At the first intersection, facing the airstrip that takes up much of the island’s center, we took a right, heading toward the beaches of the South End. Cruising along the brick road with the warm island breeze in our faces, we waved like goofy tourists at the people we passed on the road. They smiled and waved back, making us feel Ok about being goofy tourists.
After a mile or so of driving, we were worn out and decided it was time to pull off for a drink.
Our first stop was at Casa Canada (casa-canada.com), on the South End of the island. Casa Canada is the island’s most high-end resort. The grounds are beautifully landscaped, hugging the side of the rocky shore, and highlighted by an infinity pool overlooking the ocean.
Cecilia and I sat in bar swings and ordered a cocktail and looked at the ocean. The drink was great, the view was fantastic, but the price of the cocktail was outrageous, so we quickly scampered back to the golf cart and zipped off in search of better deals.
Our journey to the next pit stop took us up around the beach bend past one of the most idyllic spots on the island, a corner known as “Sally Peaches.” The palm trees, white sands and various shades of turquoise and blue water makes this strip on the northeast corner of the island a must-stop for photos or a quick dip in the ocean.
Several hundred meters farther on, we pulled over again at a no-frills roadside stop called Pulpería Victoria (We had to ask the name because there’s no sign).
Sitting in plastic chairs, facing the ocean and the occasional passing motorist, we got a couple of cold beers and chatted with Victoria and several other locals who agreed with us that beer was a good idea to beat the heat. (The best thing about an inexpensive Toña is that it tastes as good – if not better – than an expensive one).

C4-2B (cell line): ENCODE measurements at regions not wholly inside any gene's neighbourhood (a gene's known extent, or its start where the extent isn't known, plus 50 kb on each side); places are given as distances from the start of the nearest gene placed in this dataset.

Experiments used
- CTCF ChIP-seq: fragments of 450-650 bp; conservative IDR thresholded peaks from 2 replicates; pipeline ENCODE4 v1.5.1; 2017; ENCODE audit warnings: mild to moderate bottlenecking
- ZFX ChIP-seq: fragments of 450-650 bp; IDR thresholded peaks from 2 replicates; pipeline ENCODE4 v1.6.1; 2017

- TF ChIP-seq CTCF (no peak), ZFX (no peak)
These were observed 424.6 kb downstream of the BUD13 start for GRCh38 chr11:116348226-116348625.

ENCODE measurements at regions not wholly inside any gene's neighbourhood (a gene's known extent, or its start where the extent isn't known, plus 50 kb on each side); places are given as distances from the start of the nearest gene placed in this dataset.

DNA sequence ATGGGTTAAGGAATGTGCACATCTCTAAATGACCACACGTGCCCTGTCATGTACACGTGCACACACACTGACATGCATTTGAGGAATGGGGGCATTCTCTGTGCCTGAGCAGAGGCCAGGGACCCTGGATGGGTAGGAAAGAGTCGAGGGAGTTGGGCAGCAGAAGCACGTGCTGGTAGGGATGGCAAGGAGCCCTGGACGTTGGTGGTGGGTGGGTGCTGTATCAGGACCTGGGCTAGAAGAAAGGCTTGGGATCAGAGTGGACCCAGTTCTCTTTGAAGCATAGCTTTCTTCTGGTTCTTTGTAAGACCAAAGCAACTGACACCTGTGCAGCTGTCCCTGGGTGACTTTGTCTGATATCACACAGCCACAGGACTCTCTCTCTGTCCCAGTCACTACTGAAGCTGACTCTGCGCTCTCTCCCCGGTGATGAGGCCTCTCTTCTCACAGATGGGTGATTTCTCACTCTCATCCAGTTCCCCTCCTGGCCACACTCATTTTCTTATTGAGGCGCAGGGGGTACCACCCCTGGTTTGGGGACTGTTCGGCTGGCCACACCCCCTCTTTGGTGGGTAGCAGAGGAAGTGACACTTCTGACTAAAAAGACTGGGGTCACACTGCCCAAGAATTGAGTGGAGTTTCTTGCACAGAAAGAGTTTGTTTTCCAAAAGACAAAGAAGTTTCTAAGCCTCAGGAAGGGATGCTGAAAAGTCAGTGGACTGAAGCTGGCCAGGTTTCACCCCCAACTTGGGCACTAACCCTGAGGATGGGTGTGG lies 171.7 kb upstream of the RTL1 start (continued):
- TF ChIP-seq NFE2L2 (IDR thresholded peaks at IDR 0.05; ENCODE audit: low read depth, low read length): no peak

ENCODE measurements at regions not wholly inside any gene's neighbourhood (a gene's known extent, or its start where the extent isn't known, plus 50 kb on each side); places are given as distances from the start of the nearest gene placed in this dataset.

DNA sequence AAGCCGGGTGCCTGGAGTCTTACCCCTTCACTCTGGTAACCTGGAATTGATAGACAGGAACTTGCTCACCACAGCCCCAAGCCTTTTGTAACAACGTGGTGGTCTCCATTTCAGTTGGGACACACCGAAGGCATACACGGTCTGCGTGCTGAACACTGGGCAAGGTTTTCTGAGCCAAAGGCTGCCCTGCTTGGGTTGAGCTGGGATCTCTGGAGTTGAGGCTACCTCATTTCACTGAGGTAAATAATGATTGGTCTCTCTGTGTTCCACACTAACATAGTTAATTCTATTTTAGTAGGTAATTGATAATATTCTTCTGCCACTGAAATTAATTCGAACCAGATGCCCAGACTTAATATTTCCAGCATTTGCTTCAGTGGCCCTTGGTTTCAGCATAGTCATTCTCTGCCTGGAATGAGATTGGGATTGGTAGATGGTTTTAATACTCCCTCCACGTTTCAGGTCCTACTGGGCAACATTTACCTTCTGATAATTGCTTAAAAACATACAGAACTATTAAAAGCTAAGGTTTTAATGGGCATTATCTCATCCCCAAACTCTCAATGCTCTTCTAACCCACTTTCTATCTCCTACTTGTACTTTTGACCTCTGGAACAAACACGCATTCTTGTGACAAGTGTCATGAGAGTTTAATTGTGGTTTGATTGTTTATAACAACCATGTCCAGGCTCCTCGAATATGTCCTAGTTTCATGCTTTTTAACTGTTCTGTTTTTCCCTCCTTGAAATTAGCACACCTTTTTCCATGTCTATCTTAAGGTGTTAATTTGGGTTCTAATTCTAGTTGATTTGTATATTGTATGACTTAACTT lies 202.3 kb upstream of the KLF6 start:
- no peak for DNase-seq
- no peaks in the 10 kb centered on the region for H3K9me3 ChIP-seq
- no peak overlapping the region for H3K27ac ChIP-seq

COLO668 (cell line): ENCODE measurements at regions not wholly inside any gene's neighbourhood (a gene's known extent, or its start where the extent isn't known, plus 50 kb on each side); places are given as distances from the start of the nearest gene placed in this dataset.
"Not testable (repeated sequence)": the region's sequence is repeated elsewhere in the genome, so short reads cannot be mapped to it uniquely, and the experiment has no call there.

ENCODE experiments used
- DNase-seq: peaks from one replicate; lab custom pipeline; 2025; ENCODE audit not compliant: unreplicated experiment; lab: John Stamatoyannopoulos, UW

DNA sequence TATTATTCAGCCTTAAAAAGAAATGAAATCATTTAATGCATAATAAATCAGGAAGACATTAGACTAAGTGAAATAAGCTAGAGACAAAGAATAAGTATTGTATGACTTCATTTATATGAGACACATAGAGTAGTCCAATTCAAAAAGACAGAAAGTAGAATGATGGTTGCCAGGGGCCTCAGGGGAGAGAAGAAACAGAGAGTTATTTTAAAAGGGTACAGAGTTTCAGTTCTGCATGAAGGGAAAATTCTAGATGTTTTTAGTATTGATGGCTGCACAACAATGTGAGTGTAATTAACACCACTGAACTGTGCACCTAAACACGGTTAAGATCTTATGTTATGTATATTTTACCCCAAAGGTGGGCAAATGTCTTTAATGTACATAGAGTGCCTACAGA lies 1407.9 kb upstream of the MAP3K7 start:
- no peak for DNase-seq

Old country music songs that seemed vaguely familiar in the recesses of my childhood memory played softly on Victoria’s radio, as she hung her laundry between two palm trees to dry in the ocean breeze. “It only takes 20 minutes to dry here, then we have to bring the laundry in before the sun begins to fade the colors,” she told me. I nodded understandingly.
Before the laundry was dry, the beers were gone and we were off to check out the next spot – an enticing wooden-stilt house that sits at the end of a pier 20 meters out in the ocean. Anastasia, as the place is called, accurately captured my romantic ideals of what rustic Caribbean charm should look like.
Sitting on shaky wooden stools that were balanced unevenly on the warped woodenplank porch, the view of the ocean from Anastasia is 360 degrees, and beers are served from a rusty old refrigerator. From my perch on the stool, schools of fish can be seen swimming underneath the restaurant, and light reggae music plays softly on the sound system.
We had the whole place to ourselves, and enjoyed its solitude as we relaxed and talked about unimportant issues while gazing at the ocean and the lush island behind us.
After driving on past the windy beaches of the North End, we stopped again at a small gift shop to buy some island souvenirs, and then parked next door in front of Nautilus Water Sports, a great old wooden house with a big porch facing the road. With reggae playing on the sound system, we had a coke while other tourists chatted and played chess at neighboring tables, enjoying the afternoon sun that filtered in through the porch.
Our penultimate stop was at the local favorite restaurant Fisher’s Cave, just past the municipal dock on Brig Bay. Located on the harbor overlooking the fishing boats and a natural fish tank shared by several large fish, including two nurse sharks, we enjoyed a tasty lunch of fish fillet as we watched fishermen moving about the boats, bringing in that night’s dinner.
After lunch, it was home, sweet home back to Arenas Beach Hotel to enjoy the rest of afternoon on the near-empty beach, reading and swimming. I was comforted by the thought that only 100 meters down the beach, the Picnic Center restaurant has a full stock of cold Toña and great ceviche – a great place to watch the sunset and wind down a great day.